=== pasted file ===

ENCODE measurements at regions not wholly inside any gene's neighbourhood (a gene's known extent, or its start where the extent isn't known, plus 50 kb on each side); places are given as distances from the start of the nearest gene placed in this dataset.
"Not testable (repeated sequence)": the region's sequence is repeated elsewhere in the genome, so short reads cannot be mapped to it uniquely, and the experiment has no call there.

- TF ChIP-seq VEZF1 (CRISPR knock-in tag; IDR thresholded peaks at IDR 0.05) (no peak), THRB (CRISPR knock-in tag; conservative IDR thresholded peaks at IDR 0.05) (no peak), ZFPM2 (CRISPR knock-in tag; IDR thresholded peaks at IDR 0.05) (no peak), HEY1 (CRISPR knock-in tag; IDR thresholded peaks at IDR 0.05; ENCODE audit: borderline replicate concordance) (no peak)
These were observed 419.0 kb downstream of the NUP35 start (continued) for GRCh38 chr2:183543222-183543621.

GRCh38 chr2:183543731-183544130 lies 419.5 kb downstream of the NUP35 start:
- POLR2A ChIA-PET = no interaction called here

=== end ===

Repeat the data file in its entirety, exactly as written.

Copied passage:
ENCODE measurements at regions not wholly inside any gene's neighbourhood (a gene's known extent, or its start where the extent isn't known, plus 50 kb on each side); places are given as distances from the start of the nearest gene placed in this dataset.
"Not testable (repeated sequence)": the region's sequence is repeated elsewhere in the genome, so short reads cannot be mapped to it uniquely, and the experiment has no call there.

- TF ChIP-seq VEZF1 (CRISPR knock-in tag; IDR thresholded peaks at IDR 0.05) (no peak), THRB (CRISPR knock-in tag; conservative IDR thresholded peaks at IDR 0.05) (no peak), ZFPM2 (CRISPR knock-in tag; IDR thresholded peaks at IDR 0.05) (no peak), HEY1 (CRISPR knock-in tag; IDR thresholded peaks at IDR 0.05; ENCODE audit: borderline replicate concordance) (no peak)
These were observed 419.0 kb downstream of the NUP35 start (continued) for GRCh38 chr2:183543222-183543621.

GRCh38 chr2:183543731-183544130 lies 419.5 kb downstream of the NUP35 start:
- POLR2A ChIA-PET = no interaction called here